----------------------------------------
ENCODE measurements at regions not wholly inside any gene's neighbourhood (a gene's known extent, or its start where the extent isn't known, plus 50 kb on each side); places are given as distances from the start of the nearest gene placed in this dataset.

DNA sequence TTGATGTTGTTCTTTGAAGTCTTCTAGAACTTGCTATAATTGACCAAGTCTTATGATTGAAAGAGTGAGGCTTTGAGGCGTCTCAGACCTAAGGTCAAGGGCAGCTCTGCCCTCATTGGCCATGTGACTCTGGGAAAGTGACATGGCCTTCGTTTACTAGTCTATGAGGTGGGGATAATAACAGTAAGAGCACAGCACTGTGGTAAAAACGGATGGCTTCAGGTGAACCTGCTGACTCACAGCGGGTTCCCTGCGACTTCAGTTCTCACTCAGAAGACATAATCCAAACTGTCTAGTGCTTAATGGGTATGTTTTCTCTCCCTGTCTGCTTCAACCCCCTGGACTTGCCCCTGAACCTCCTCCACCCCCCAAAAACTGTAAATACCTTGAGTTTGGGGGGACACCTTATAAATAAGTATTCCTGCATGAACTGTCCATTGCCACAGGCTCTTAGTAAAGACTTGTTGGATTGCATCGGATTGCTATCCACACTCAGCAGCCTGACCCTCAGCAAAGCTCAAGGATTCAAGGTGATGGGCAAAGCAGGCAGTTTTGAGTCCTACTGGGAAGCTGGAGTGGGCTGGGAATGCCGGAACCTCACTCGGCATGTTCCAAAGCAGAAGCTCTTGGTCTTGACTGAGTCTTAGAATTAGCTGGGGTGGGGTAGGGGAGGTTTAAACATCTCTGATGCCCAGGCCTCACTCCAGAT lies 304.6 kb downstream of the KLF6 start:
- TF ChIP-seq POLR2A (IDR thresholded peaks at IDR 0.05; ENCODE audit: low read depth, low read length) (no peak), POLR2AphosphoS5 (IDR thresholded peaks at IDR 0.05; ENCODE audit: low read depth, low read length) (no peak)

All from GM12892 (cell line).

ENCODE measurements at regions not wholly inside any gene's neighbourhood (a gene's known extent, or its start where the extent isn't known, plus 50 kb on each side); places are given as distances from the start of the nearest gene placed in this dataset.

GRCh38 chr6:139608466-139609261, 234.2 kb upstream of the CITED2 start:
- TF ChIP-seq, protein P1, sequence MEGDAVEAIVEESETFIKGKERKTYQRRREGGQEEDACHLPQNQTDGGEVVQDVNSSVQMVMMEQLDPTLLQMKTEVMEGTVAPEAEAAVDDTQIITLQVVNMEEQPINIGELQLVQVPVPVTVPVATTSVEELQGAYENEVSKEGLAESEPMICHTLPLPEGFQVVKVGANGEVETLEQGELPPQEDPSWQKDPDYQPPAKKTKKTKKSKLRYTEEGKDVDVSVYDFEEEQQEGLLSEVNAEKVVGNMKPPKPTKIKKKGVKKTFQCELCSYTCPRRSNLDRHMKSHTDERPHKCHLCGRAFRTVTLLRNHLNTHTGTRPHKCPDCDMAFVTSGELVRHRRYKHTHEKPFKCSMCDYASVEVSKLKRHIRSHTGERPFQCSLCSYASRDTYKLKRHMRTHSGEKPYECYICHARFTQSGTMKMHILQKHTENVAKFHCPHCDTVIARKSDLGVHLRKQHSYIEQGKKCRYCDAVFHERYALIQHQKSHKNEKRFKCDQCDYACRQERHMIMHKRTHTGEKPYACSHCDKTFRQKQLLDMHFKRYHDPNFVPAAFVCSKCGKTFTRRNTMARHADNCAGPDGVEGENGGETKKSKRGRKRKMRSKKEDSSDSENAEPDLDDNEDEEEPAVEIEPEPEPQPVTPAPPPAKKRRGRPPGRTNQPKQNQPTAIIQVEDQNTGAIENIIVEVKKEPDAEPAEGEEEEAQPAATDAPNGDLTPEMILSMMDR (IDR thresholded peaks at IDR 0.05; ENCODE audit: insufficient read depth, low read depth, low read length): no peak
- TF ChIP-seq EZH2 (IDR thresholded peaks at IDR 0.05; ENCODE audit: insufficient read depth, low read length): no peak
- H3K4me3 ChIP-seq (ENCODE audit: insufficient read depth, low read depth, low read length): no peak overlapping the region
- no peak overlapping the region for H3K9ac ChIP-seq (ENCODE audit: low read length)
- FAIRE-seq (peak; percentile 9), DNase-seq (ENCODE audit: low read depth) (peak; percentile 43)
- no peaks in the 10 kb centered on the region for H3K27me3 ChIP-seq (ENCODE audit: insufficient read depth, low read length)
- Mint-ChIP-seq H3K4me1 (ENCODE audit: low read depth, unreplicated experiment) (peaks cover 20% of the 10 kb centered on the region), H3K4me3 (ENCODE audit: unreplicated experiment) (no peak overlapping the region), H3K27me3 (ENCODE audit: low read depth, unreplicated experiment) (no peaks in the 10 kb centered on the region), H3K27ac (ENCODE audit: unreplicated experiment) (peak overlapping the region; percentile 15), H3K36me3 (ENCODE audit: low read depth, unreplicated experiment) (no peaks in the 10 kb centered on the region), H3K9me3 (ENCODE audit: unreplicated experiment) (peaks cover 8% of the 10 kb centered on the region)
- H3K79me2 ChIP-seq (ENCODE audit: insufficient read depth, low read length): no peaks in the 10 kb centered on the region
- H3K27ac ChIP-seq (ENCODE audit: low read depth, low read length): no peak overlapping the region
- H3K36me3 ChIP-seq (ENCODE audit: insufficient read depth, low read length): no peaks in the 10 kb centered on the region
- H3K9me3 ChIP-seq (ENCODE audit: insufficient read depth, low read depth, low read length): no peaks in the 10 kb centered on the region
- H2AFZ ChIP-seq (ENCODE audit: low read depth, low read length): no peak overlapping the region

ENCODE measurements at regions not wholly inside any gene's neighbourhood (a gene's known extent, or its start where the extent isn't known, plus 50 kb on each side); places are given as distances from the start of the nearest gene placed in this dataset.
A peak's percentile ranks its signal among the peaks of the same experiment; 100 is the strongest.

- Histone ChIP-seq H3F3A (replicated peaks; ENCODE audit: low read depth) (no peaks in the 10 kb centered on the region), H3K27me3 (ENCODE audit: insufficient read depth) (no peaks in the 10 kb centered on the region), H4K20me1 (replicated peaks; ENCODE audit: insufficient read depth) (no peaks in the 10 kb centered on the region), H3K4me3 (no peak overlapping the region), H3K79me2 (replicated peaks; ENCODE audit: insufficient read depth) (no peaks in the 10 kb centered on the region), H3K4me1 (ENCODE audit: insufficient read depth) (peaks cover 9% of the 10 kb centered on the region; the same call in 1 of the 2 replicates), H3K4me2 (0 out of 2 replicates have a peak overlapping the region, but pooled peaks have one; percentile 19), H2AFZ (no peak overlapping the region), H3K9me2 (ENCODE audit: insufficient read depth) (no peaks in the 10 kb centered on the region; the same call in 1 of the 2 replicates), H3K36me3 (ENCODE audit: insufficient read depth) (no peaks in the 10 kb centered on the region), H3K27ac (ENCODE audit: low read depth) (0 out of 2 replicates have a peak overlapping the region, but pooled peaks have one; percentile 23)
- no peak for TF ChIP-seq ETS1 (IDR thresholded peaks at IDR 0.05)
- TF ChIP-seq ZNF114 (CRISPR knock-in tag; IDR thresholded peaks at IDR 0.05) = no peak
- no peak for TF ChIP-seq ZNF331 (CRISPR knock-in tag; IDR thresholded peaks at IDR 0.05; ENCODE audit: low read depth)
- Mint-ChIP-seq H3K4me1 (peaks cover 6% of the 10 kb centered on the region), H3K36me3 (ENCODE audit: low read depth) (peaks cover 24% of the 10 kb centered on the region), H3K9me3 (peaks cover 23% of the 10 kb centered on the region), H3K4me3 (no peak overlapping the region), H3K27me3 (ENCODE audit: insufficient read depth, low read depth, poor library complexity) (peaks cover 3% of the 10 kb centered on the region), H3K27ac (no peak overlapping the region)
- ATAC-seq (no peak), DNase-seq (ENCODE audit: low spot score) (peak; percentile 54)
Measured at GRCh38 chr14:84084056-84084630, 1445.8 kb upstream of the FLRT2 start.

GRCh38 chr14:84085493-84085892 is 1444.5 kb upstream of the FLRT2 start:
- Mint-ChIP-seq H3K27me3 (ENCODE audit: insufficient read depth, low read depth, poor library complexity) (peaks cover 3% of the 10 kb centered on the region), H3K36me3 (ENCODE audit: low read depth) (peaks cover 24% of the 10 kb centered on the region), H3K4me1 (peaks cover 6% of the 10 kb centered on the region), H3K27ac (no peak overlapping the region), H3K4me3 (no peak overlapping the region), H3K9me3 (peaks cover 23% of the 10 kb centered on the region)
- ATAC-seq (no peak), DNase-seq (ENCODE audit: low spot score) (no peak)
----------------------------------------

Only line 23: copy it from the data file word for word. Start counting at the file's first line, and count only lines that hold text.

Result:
- TF ChIP-seq ZNF114 (CRISPR knock-in tag; IDR thresholded peaks at IDR 0.05) = no peak